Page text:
Debbie Salter Goodwin
Prayer Rhythms and How They Help
Prayer should be the spiritual rhythm that structures our days. We accomplish what God wants us to do in between prayer or during it.
A spiritual rhythm of prayer is conversation between you and God. It doesn’t depend on study or place or a certain amount of Bible knowledge. If you are child of God redeemed by the gift of Jesus, prayer is your family talk.
Too often we relegate prayer rhythms to times of distress. While no one should ever discount those quick, desperate times of calling on God, they don’t fortify us like a regular rhythm does.
I’m not talking about prayer times when we withdraw to focus solely on a conversation with God. I’m talking about rhythms that help us connect with God multiple times during the day. Sometimes it’s a check-up or just a check-in. Maybe it’s for thanks or intercession.
E. Stanley Jones said that “prayer is not an occasional exercise; it is a life attitude.” Prayer rhythms keep communication open, the possibility present, the access seamless.
What do I mean by prayer rhythms? Mostly, any process that keeps us in an ongoing conversation with God throughout the day. However, to begin, sometimes it is helpful to set those times. There are several ways to do this. You can set a clock-if you are a by-the-clock person. You can use a reminder on your phone. Yes, there are apps for that. You can connect a reminder to pray to regular activities like mealtimes, exercise, commuter time, or anything else that is already a regular part of your day. It’s the rhythm that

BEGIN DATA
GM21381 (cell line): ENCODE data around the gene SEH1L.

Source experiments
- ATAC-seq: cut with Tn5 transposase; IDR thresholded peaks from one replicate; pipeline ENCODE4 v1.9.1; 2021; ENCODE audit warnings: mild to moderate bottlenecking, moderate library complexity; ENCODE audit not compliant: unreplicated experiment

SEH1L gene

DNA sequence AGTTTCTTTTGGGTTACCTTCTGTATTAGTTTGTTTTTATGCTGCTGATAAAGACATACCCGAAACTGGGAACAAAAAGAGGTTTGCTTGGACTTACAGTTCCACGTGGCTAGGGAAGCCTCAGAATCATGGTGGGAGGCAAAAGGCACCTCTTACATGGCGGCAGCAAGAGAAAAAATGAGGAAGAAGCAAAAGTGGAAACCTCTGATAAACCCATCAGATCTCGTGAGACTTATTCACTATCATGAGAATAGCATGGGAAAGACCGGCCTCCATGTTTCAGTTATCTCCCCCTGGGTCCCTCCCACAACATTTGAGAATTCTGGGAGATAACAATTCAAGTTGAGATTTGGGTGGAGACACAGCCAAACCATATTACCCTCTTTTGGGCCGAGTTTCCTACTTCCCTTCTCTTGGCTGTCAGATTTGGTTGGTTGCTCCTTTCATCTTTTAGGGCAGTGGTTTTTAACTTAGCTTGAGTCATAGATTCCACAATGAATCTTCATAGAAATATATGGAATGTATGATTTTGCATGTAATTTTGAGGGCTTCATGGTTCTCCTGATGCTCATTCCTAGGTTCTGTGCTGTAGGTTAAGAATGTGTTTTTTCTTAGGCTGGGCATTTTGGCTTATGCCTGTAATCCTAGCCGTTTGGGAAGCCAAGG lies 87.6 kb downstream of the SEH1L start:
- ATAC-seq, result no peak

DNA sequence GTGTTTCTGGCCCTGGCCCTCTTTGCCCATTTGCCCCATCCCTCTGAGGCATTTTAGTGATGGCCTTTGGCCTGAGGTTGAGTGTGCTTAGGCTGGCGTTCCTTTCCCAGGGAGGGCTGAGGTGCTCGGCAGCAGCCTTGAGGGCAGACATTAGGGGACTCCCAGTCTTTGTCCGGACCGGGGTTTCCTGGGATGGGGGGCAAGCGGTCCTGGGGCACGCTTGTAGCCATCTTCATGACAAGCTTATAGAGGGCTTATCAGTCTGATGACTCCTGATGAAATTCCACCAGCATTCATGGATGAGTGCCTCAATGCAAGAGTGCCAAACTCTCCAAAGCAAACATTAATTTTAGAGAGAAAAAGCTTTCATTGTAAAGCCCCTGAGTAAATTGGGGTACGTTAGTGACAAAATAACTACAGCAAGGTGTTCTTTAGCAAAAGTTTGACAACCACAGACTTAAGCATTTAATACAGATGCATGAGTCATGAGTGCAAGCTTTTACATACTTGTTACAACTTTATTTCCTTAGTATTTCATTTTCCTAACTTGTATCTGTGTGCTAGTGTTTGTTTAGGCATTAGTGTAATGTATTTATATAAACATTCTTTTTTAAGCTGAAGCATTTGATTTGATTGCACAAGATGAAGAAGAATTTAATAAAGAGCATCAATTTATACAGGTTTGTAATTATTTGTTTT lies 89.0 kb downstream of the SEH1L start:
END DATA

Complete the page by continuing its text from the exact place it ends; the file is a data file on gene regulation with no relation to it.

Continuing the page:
counts, not the when or how.
Consider new ways to establish prayer rhythms. Here are some ideas:
Choose a word for the day or week. Repeat it several times a day to remind you to connect with God. Examples include come, help, thanks, forgive, lead.
You can also use repeated phrases like Here I am, I am yours, Feed me, I confess, Open my eyes/ears. Use phrases that set your focus on God's ability to meet your need.
Choose a short scripture and say it over and over throughout the day. As it becomes a rhythm, you’ll find yourself more and more ready to listen for God before you talk with Him. Use scriptures like: “I come to do your will.” (Hebrews 10:9), “my soul yearns…for the living God,: (Psalm 84:2), “create in me a pure heart,”
(Psalm 51:10), “I want to know Christ,” (Philippians 3:10), “The Lord is near” (Philippians 4:5).
Prayer rhythms aren’t magic wands to get God’s attention. Just the opposite. They make sure God has our attention. They make us ready to hear any encouragement, direction, counsel, or warning that God wants to give.
Try a new rhythm this week. Try another one next week and the next. Then, they become a part of your prayer closet, the one you take with you wherever you go. This allows the Holy Spirit to remind you of the right one to use when He knows you need it.
The more we are open to God, the more we recognize how He always has something to say. It’s critical practice for the times we are especially needy. But the real gift is how this unbroken rhythm brings the Emmanuel presence into “your everyday, ordinary life—your sleeping, eating, going-to-work, and walking-around life.” (Romans 12:1, The Message).
Then, this practice isn’t just a rhythm; it’s a relationship.